It is difficult not to compare Captain Marvel to the only other standalone superhero film with a female hero, Wonder Woman. While this comparison frequently ends up being reductive to both films, it is worthwhile to acknowledge some differences. For instance, Carol is aided by Fury, but not nearly as much as Steve Trevor helps Diana. Carol is not born sexy yesterday (explanation), a trope that Wonder Woman runs into occasionally, nor is she surrounded by men. Her greatest ally is her former co-pilot and best friend, Maria Rambeau. Her greatest friend is Monica, Maria’s daughter. Her mentor is Dr. Lawson, a female scientist who helped Carol and Maria fly despite the Air Force’s rule against women in combat. Although it is not fair to make a one-to-one comparison and declare one film better than the other, it is crucial to notice these distinctions and consider how both the characters and the films were affected by the differences.
True to the MCU, expanded universe references are everywhere. If you’re a die-hard fan, you’ll appreciate the fanservice. However, as a standalone movie with a plot that is almost completely separate from the current Marvel Avengers story, these scenes were unnecessary. The desire for everything to be connected and for everyone’s favorite characters to have screentime damaged the film. The final scene is a humorous bit which is enjoyable in the moment, much as an after-credits scene would be, but immediately afterward it becomes clear that the emotional gravity of the prior scene is retroactively stolen. Minutes of screentime are allotted for Agent Coulson and for the worst MCU villain, Ronan (from the Thor movie no-one saw) and are therefore stolen from Carol’s character arc, or from Maria’s. This contributes to the other major problem of this film: it doesn’t entirely know what it is. It starts out as a military ops movie, then becomes a buddy cop movie, then a spy mystery thriller for a minute, and then an epic space fantasy, all while maintaining an undercurrent of comedy. The tonal shifts aren’t always noticeable, nor is the overall confused “what”, but when it is obvious, the film suffers.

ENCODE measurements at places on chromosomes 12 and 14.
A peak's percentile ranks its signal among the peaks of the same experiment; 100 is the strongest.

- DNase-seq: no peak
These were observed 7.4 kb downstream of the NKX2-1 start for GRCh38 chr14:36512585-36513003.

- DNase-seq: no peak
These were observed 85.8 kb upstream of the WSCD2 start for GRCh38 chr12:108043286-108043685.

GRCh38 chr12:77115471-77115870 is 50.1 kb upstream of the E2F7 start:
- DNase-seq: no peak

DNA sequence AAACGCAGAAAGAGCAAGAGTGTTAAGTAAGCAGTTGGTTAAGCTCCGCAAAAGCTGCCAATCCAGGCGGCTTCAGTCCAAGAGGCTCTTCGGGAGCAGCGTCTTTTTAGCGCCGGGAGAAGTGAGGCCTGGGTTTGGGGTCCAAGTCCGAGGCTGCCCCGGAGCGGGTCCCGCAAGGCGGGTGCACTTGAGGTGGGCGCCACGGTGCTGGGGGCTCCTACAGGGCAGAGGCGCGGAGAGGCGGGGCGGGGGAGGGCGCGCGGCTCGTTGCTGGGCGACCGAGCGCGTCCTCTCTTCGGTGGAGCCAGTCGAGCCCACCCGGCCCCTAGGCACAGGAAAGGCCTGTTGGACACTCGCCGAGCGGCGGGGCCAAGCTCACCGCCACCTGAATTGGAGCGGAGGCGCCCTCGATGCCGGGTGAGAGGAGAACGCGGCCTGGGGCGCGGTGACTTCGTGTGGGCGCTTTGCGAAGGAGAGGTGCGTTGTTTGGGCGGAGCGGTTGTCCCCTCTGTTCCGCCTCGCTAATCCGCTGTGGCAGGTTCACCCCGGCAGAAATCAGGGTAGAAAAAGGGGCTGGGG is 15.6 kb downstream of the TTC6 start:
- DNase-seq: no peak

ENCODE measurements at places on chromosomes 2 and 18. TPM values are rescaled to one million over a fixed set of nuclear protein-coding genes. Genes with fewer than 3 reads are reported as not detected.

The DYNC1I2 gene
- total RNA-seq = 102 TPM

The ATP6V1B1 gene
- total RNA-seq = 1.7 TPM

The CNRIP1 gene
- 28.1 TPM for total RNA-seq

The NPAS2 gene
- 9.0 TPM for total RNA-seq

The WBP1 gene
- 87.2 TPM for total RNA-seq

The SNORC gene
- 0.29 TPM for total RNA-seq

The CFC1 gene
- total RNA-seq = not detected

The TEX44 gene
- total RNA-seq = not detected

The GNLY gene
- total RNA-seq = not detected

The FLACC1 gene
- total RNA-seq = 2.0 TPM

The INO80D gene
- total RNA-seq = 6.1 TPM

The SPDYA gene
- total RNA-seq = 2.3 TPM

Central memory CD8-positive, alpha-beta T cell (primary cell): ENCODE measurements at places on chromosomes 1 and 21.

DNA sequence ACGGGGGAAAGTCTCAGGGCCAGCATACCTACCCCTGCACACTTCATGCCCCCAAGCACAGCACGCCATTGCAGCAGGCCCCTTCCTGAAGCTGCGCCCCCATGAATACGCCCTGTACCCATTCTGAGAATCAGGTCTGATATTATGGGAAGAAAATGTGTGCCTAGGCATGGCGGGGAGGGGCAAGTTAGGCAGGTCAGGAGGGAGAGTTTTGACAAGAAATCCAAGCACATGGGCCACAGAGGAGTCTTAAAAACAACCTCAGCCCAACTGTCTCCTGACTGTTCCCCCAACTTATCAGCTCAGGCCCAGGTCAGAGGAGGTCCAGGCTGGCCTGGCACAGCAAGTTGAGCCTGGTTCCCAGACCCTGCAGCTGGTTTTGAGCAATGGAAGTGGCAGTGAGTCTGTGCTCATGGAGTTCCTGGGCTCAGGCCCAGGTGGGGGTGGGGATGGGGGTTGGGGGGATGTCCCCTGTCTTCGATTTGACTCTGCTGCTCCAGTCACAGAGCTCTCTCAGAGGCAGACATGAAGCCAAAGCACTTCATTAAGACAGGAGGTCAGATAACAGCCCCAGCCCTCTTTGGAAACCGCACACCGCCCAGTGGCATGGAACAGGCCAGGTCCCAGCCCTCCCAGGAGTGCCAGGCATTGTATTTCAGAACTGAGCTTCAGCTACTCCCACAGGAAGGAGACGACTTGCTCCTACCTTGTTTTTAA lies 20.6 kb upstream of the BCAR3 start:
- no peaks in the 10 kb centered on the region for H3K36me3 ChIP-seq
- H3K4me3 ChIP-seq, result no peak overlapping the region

Finally, to address the controversy surrounding this film: Captain Marvel is a movie about a woman who is a superhero. It’s about her life and includes her relationship with her best friend, another woman. There are corners of the internet where these two statements are inherently bad, and where this film is described as the end of Western society. To be clear: this movie includes misogyny. It would not be an accurate reflection of a woman’s existence if it didn’t, especially considering that Carol is an Air Force pilot. However, Captain Marvel is not a movie that hates men. It’s also not a “girl power” movie. It’s a movie about a woman with space-magic powers. If you think it is bad that this movie exists because of “forced diversity” or how it’s “unrealistic”, please recognize that this is the 21st Marvel movie and the first with a female superhero. Black Panther only came out a year ago. There is no hostile takeover happening. Besides, Iron Man 3 exists and is infinitely worse.
With enough depth to spend hours discussing, Captain Marvel is what’s been missing from Marvel lately—and is certainly worth seeing.